We took off and I asked him to stop at the fern plant to take a look at the condition of the car and tire. About 10 minutes later, we arrived in the dark. Larry took out his flashlight and put a light to it. The tire was an absolutely mangled mess. I was going to have figure out what to do with the tire and the car in the morning. I wasn't looking forward to it.
I grabbed whatever necessary stuff I needed from my car and we drove back to Palatka ... all 29 remaining miles in which we got back and I started writing my story and Larry went to check on the work that Patrick, our photographer, had done that night at Palatka for the Panthers' game with West Nassau before he turned around and headed back to south Putnam. I thanked him again, he said, "You're welcome" and he was on his way.
Writing the story and putting together the boxscore of the game were pretty easy to do, as was helping with the layout afterward compared to what the rest of the weekend might have been like in my head. When the night got done and we were off the board, I left the Daily News building at around 2 in the morning and walked the two miles back to my apartment, something I had done numerous times before.
The walk didn't kill me. I went to bed about an hour later.
It's Saturday morning and I get a phone call. It's Don, one of our carriers at the paper. I've known Don since the day I started at the paper in 2003. I told him about the misadventure with my car the night before. He was sympathetic about it, but I didn't expect anything. Now Don has news for me on this Saturday late morning.
"There's a new tire on your car," he said.
Before I left Friday night, Don thought he could do something about the tire. And it turns out he knew a guy at a tire place in Crescent City that could fix the issue. So he and that guy traveled to Seville to the fern-producing plant and saw the car there. Don told me that he and the guy had never seen a tire look that terrible before. I had told him it was in bad shape the night before.
So what they did was get a new tire, go back to the plant and put the tire on the car and take the horrible one off. They said it was easy.
And to my absolute shock, I came to find out that Don and his son Larry were going to be in Palatka on this Halloween Saturday and they were going to pick me up. "OK!" I said.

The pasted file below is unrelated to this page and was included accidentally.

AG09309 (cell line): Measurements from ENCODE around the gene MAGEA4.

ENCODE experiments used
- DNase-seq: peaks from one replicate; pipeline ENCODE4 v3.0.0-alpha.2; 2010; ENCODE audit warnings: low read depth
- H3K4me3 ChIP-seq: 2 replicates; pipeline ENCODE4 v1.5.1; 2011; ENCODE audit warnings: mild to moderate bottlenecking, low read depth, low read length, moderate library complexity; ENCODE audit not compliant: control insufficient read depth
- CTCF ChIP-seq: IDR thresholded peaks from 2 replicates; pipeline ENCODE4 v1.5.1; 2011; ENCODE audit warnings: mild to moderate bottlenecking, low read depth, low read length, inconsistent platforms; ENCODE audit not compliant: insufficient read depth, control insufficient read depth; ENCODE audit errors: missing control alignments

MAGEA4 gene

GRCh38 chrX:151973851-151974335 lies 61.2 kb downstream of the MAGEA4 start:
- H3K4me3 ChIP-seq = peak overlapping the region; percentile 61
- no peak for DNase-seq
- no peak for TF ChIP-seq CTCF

They arrived an hour later and the three of us headed down US-17 to Seville where the car was still sitting in that parking lot, now clear daylight. Sure as anything, the tire was gone and a new one was in its place. I had felt a joy of relief.
I started my car up and she was still running smoothly, but as I began to move the car back, something didn't feel right. I stopped it and got out of the car. The tire may have been new ... but it was flat!
Yes, flat! Not quite like a pancake, but flat!
It seems when the tire got replaced, the guy who got the tire from the shop failed to make sure that there were no punctures or leaks. So Don came up with the idea to follow him to the nearest gas station in Seville, which at this point was two miles away. I figured the two-mile trip wasn't going to do much damage to the tire. We got there and put money into the air dispenser to fill the tire up, knowing it may not last long.
Don was able to give me the $35 for the faulty tire that he paid for it (knowing he'd get it back) and I took the car north to Palatka, fully aware that I had no choice but to replace the tire. I got into town and took it over to my buddies at Tire Kingdom. They took care of the tire and put a new one on for a little more money, but I was glad to take care of it. A few days later, I managed to replace the other back tire that was showing tread and ready to pop at any time on a long road trip.
The albatross cheapie tires were gone. And my car was riding smoothly again.
But I couldn't have gotten through that weekend without Don's help. Or Larry's help to pick me up. But more importantly, without that African-American woman with the three kids who was willing to take a stranger to a football game out of a random act of kindness.
I never saw that woman again, but she was a Godsend when I needed one. She got the "circle of kindness" rolling just 20 minutes before a football game I was supposed to be at.
Sometimes, it's better to be lucky than good.
It's fair to say I was lucky that night.